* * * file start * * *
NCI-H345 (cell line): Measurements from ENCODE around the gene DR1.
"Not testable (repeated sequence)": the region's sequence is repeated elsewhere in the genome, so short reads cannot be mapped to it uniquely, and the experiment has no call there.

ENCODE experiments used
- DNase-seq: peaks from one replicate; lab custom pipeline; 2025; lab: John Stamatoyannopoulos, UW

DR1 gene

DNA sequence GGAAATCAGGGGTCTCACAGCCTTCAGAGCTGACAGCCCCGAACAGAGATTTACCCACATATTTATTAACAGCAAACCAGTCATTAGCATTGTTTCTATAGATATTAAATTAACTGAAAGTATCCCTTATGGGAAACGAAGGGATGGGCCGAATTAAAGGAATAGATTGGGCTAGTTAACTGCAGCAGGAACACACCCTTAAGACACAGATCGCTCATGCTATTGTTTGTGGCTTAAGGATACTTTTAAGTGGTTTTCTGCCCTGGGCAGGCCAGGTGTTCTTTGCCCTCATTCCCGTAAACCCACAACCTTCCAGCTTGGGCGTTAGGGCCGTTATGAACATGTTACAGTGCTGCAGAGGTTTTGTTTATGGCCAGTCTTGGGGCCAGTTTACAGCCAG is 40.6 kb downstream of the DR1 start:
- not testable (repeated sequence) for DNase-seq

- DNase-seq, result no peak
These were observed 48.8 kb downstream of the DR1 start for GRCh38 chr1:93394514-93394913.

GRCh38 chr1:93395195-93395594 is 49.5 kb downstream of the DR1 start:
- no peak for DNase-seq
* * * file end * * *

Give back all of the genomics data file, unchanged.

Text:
NCI-H345 (cell line): Measurements from ENCODE around the gene DR1.
"Not testable (repeated sequence)": the region's sequence is repeated elsewhere in the genome, so short reads cannot be mapped to it uniquely, and the experiment has no call there.

ENCODE experiments used
- DNase-seq: peaks from one replicate; lab custom pipeline; 2025; lab: John Stamatoyannopoulos, UW

DR1 gene

DNA sequence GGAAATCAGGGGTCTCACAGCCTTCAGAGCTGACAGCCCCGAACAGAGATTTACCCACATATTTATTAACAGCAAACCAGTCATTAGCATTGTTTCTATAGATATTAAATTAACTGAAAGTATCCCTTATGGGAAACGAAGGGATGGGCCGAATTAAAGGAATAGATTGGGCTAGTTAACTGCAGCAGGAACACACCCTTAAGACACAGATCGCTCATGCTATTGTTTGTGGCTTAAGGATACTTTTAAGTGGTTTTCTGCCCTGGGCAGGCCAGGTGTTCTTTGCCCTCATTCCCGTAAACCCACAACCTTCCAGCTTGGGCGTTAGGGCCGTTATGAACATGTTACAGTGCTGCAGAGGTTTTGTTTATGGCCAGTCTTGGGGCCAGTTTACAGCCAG is 40.6 kb downstream of the DR1 start:
- not testable (repeated sequence) for DNase-seq

- DNase-seq, result no peak
These were observed 48.8 kb downstream of the DR1 start for GRCh38 chr1:93394514-93394913.

GRCh38 chr1:93395195-93395594 is 49.5 kb downstream of the DR1 start:
- no peak for DNase-seq